IBM CSC posts
https://www.garlic.com/~lynn/subtopic.html#545tech
recent posts mentioning univ work as undergraduate
https://www.garlic.com/~lynn/2024b.html#44 Mainframe Career
https://www.garlic.com/~lynn/2024b.html#17 IBM 5100

While at Boeing, they also bring up the two-processor 360/67 from Boeing Huntsville, which they originally got for TSS/360 with several 2250s for CAD/CAM ... but ran as two 360/65s. They had run into the MVT storage management problems ... aggravated by long-running 2250 CAD/CAM apps, and had modified MVT R13 to run in virtual memory as partial countermeasure (sort of like precursor to VS2/SVS, but w/o paging, but could re-org storage addressing).

Note a decade ago, I was asked to track down the decision to add virtual memory to all 370s and found a staff member that reported to the executive making the decision. Basically MVT storage management was so bad that regions tended to be specified four times larger than used ... as a result a typical 1mbyte 370/165 only ran four regions concurrently, insufficient to keep system busy and justified. Going to MVT in a 16mbyte virtual memory allowed number of concurrently running regions to be increased by factor of four, with little or no paging (aka VS2/SVS, something like running MVT in a CP67 16mbyte virtual machine).

Note that regions were isolated with four bit storage keys, but as systems got larger and more powerful, then needed further increase in the number of concurrently running regions resulting in separate address space for each region (for isolation) ... aka VS2/MVS (but spawned the common segment area, CSA, which exploded into multiple segments and became common system area ... and by 3033, along with the 8mbyte kernel image, was threatening to take over the whole 16mbyte address space, leaving nothing for programs).

Some posts mentioning Boeing Huntsville, 360/67, and 2250s
https://www.garlic.com/~lynn/2024b.html#3 Bypassing VM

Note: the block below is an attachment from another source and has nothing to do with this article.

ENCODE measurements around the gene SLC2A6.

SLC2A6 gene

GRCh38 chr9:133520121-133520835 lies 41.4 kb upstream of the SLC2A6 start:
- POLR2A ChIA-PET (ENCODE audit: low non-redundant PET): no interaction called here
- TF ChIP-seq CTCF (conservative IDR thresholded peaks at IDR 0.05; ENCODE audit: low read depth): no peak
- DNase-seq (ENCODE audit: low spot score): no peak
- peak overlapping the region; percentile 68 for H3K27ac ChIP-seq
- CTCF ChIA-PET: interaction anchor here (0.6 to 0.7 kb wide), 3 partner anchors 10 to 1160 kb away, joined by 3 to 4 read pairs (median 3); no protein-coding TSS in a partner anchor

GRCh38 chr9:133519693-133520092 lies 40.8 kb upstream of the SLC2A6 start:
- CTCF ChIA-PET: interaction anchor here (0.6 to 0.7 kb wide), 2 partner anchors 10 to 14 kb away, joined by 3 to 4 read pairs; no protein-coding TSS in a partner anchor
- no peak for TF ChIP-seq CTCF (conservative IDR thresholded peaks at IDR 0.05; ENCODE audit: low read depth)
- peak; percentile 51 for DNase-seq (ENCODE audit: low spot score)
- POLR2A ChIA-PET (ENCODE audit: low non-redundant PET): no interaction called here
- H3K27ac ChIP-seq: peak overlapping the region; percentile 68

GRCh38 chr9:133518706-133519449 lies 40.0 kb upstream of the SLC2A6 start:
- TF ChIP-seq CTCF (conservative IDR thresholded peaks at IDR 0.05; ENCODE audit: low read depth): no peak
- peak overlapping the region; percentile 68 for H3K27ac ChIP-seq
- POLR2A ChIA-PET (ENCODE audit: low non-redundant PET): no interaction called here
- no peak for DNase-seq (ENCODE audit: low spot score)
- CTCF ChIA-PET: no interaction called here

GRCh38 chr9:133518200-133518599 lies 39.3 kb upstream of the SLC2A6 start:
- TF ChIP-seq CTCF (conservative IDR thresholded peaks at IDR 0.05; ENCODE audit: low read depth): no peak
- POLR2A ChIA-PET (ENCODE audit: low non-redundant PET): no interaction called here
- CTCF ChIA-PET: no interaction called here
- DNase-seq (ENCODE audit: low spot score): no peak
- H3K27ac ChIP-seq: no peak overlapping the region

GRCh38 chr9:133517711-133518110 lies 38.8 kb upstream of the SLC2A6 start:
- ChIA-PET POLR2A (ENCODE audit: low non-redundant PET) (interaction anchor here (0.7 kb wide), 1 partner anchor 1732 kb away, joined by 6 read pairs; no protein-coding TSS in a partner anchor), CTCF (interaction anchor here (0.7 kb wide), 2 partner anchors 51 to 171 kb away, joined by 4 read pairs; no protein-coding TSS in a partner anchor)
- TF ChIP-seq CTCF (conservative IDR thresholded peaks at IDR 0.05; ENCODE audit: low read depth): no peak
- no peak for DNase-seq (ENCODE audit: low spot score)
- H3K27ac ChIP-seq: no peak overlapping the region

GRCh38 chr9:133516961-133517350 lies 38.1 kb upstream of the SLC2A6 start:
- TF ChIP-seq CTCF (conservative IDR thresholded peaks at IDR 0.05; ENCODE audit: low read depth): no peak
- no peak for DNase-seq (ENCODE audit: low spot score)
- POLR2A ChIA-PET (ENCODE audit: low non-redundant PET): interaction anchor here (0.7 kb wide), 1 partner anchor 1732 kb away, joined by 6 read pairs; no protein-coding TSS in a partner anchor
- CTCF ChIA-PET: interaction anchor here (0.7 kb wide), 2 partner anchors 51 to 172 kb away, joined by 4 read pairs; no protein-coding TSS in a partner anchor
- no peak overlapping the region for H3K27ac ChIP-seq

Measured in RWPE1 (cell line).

https://www.garlic.com/~lynn/2024.html#87 IBM 360
https://www.garlic.com/~lynn/2023g.html#81 MVT, MVS, MVS/XA & Posix support
https://www.garlic.com/~lynn/2023g.html#39 Vintage Mainframe
https://www.garlic.com/~lynn/2023g.html#19 OS/360 Bloat
https://www.garlic.com/~lynn/2023g.html#5 Vintage Future System
https://www.garlic.com/~lynn/2023f.html#110 CSC, HONE, 23Jun69 Unbundling, Future System
https://www.garlic.com/~lynn/2023f.html#52 IBM Vintage 1130
https://www.garlic.com/~lynn/2023e.html#34 IBM 360/67
https://www.garlic.com/~lynn/2022h.html#4 IBM CAD
https://www.garlic.com/~lynn/2022f.html#113 360/67 Virtual Memory
https://www.garlic.com/~lynn/2022e.html#42 WATFOR and CICS were both addressing some of the same OS/360 problems
https://www.garlic.com/~lynn/2022c.html#72 IBM Mainframe market was Re: Approximate reciprocals
https://www.garlic.com/~lynn/2022c.html#2 IBM 2250 Graphics Display
https://www.garlic.com/~lynn/2022.html#73 MVT storage management issues
https://www.garlic.com/~lynn/2021k.html#106 IBM Future System
https://www.garlic.com/~lynn/2021g.html#39 iBM System/3 FORTRAN for engineering/science work?
https://www.garlic.com/~lynn/2021c.html#2 Colours on screen (mainframe history question)
https://www.garlic.com/~lynn/2017k.html#13 Now Hear This-Prepare For The "To Be Or To Do" Moment
https://www.garlic.com/~lynn/2017d.html#75 Mainframe operating systems?
https://www.garlic.com/~lynn/2016c.html#9 You count as an old-timer if (was Re: Origin of the phrase "XYZZY")
https://www.garlic.com/~lynn/2015d.html#35 Remember 3277?
https://www.garlic.com/~lynn/2014l.html#69 Could this be the wrongest prediction of all time?
https://www.garlic.com/~lynn/2014j.html#33 Univac 90 series info posted on bitsavers
https://www.garlic.com/~lynn/2014i.html#67 z/OS physical memory usage with multiple copies of same load module at different virtual addresses
https://www.garlic.com/~lynn/2014d.html#32 [OT ] Mainframe memories
https://www.garlic.com/~lynn/2013e.html#63 The Atlas 2 and its Slave Store
https://www.garlic.com/~lynn/2012k.html#55 Simulated PDP-11 Blinkenlight front panel for SimH
https://www.garlic.com/~lynn/2012f.html#10 Layer 8: NASA unplugs last mainframe
https://www.garlic.com/~lynn/2012d.html#33 TINC?
https://www.garlic.com/~lynn/2011.html#73 Speed of Old Hard Disks - adcons

--
virtualization experience starting Jan1968, online at home since Mar1970

IBM Token-Ring